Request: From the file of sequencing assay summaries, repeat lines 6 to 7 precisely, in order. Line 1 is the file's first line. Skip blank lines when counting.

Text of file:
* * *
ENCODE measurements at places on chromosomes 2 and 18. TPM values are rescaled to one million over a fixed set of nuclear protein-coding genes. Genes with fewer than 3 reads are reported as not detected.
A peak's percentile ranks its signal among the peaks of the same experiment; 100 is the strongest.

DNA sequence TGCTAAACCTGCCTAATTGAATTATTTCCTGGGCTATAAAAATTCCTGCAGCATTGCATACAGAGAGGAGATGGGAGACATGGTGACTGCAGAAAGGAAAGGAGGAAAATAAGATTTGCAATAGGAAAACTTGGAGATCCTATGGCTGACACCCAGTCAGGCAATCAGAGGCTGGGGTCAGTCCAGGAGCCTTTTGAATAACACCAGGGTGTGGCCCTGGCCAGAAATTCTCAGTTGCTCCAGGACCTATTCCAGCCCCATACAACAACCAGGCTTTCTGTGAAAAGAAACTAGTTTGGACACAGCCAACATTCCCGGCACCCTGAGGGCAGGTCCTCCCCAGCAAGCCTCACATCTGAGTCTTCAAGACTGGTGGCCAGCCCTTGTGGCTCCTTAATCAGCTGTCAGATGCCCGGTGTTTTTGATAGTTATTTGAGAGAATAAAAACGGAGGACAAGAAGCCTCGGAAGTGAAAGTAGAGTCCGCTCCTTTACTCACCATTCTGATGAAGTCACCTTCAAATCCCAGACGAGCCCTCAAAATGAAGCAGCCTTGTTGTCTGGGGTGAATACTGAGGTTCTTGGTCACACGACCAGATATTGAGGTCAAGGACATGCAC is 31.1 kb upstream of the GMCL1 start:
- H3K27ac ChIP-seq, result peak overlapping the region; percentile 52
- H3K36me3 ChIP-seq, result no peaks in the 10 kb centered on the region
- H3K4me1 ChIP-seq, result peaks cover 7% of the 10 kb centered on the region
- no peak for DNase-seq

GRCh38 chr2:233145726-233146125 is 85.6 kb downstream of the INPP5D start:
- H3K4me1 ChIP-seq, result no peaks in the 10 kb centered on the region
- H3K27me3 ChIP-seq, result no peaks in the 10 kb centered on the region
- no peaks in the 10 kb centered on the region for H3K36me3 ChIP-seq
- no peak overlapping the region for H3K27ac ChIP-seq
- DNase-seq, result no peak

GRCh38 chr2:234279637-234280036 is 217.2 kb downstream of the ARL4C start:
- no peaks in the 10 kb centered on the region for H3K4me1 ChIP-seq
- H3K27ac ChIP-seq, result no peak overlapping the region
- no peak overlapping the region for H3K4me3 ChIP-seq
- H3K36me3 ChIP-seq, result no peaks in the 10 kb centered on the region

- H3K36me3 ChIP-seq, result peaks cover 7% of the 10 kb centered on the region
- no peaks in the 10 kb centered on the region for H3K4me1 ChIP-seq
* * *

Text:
- H3K4me1 ChIP-seq, result peaks cover 7% of the 10 kb centered on the region
- no peak for DNase-seq